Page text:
Thursday, April 17, 2014
YOLO COUNTY NEWS
99 CENTS

In college admissions, testing the essay approach

By Bill Maxwell

Freshman admission to elite colleges and universities has been based on meritocracy, individual ability and achievement of the so-called “best and brightest.”

The primary measuring tool has been the standardized test, and the SAT and ACT are the most-used. Of course, a lucrative industry charges would-be applicants a lot of money to coach them on subject matter that appears on these tests.

Many educators argue that America is SAT- and ACT-obsessed. For decades, increasing numbers of admissions officers, professors and others have argued that these tests are not infallible predictors of how well students will perform academically over time. In fact, the National Association for College Admission Counseling has requested that U.S. colleges and universities re-examine their reliance on the SAT and ACT and expand the use of other admissions tools.

Now, Bard College, in Annandale-on-Hudson, N.Y., is the latest prestigious college to join the trend of expanding how it admits first-year students. Beginning this fall, the college will offer the option of four 2,500-word research essays for admission. The college, whose tuition is $45,730, will provide the prompts and sources for the essays.

Students who earn a B-plus or better on the essays will be admitted regardless of high school grades. The SAT and ACT will remain an option, and the school will keep the Common Application that is used by 415 colleges and universities in the United States.

The inclusion of the essay as another route to admission is fitting for Bard, a unique place. While many other institutions bow to the demands of the business community, Bard continues to engage its students in the life of the mind. For that reason, some of the world’s foremost scholars and artists consider it an honor to work there because of its devotion to academic freedom and intellectual experimentation.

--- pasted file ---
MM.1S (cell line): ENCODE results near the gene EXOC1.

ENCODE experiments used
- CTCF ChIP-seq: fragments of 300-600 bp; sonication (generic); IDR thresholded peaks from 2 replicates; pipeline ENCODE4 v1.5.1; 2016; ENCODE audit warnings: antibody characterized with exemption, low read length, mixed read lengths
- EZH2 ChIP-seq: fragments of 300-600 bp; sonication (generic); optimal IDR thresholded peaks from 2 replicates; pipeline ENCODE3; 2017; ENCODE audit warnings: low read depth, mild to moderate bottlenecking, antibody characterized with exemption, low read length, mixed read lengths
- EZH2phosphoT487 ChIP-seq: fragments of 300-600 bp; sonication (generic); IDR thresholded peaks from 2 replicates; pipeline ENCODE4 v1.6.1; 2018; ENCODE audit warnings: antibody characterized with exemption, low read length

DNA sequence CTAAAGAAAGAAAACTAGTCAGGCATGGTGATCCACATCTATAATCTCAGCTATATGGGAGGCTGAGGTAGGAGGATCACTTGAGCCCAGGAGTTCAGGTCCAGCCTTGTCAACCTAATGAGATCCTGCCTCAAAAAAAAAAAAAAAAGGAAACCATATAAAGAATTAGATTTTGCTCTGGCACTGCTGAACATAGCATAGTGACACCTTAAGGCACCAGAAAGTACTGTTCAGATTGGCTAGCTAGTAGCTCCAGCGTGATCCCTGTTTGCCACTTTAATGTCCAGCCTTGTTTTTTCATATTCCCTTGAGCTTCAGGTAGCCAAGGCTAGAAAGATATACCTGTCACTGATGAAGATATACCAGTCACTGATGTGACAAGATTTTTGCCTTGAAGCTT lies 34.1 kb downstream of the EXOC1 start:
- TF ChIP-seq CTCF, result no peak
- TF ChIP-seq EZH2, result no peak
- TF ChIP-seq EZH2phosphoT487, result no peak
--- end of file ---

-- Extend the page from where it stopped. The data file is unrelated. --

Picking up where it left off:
So why use the research paper as an entrance tool?

In a prepared statement, Leon Botstein, Bard’s president of 38 years, explains: “The tradition of high-stakes examination, using multiple-choice questions, has made the entire apparatus of high school and college entrance examinations bankrupt. Teachers, scientists and scholars must once again take charge of the way we test. What the Bard entrance examination asks is that students study the source materials and write comprehensively in order to show the quality of their reasoning.”

He further explained in The New York Times that the move to the admission-by-essay approach is a “kind of declaring war on the whole rigmarole of college admissions and the failure to foreground the curriculum and learning.” The current system, he said, is “loaded with a lot of nonsense that has nothing to do with learning.” He said he wants to see the college entrance process return to the “basics” and “common sense.”

On its website, the college touts itself as being “a place to think.” This is not just a fancy slogan. It is a concept that defines the essence of the college, and a standardized test alone cannot measure how a young person will respond to the intangibles of the school’s intellectual engagement.

Botstein argues that while college prepares young people for careers, it also should teach ways to “connect learning and life in a manner that influences everyday life, including earning a living.” The research essay, therefore, is an effective way to introduce applicants to Bard’s culture and to let them gauge their commitment to the challenges ahead.

What about cheating? How will the college know the essays are the students’ own? To use the essay option, Botstein said, students must sign a pledge that the work is theirs and provide a character reference from their school. He told The New York Times that he wants to take the “high road,” trusting that students are being honest.

Skeptics and supporters alike will be watching Bard’s experiment. No matter how it turns out over time, evidence long has shown that standardized tests are shutting out many otherwise qualified applicants. Why not try the research essay?

— Bill Maxwell is a columnist for the Tampa Bay Times. Reach him at bmaxwell@tampabay.com

Special to The Enterprise

LEAVE A COMMENT

Discussion | 1 comment

The Davis Enterprise does not necessarily condone the comments here, nor does it review every post. Read our full policy

  • admission essaysDecember 23, 2013 - 2:32 am

    Leon Botstein is a really great person. thanks for sharing all those awesome information here. really glad to have those. looking forward to have more.

    Reply | Report abusive comment
  • Recent Posts